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Calcmathlete
GIven that \(f(x) = \sqrt{9 - x^2}\), and that \(g(x) = f(x - 4)\), rewrite g(x) in terms of x. Please tell me how to do it and not just the answer.
\[g(x)=f(x-4)\]Notice that\[f(x-4)=\sqrt{9-(x-4)^2}\] Follow so far?
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Oh...so you plugged in f(x - 4) which is formed by plugging in (x - 4) for x in f(x)?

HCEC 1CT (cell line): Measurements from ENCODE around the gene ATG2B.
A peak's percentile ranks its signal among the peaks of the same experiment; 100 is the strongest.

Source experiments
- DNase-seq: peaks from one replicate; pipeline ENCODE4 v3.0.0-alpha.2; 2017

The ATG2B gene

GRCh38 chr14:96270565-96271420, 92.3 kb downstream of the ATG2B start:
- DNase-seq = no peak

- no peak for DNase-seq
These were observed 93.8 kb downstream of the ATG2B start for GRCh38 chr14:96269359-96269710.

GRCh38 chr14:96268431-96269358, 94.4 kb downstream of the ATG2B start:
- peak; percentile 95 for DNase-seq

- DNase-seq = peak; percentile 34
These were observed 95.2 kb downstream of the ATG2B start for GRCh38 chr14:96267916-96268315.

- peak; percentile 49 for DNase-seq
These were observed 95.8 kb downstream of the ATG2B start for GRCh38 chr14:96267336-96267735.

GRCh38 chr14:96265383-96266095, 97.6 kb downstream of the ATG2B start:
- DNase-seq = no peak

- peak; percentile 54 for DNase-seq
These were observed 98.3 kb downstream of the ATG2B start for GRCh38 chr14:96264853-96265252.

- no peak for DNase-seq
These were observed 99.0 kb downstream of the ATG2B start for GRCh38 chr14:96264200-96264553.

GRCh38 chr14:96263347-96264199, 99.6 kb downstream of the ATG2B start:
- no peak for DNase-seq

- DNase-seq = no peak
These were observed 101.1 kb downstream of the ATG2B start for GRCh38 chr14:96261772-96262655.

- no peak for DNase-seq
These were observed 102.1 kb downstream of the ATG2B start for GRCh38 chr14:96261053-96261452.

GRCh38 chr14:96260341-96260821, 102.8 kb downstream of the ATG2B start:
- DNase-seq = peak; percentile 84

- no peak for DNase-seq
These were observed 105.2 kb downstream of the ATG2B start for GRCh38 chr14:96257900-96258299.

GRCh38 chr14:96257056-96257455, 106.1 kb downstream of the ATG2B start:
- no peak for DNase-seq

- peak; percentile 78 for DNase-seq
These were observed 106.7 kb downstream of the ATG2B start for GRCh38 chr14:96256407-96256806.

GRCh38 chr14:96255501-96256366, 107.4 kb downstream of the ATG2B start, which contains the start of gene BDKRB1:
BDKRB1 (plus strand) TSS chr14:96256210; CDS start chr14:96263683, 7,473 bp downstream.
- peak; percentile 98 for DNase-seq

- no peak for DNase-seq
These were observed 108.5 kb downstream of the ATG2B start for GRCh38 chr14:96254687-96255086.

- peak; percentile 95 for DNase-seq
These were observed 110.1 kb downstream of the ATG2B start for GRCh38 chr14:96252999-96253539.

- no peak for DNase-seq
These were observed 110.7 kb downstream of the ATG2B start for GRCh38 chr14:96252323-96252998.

Yup\[g(x)=f(x-4)=\sqrt{9-(x-4^2)}\]
So it would be: \[g(x) = \sqrt{-x^2 + 8x - 7}~?\]
Yes you could simplify it further to what you did,. Just another example: If it was \[g(x)=f(x+5x^2)\] Then:\[g(x)=f(x+5x^2)=\sqrt{9-(x+5x^2)^2}\]
Oh I get it...but for more practical uses, it would be just left as \[g(x) = \sqrt{9 - (x - 4)^2}~?\]
That's how I would leave it, unless your professor told you otherwise
Alright. THank you :) Just needed a quick refresher since I forgot how to do these momentarily!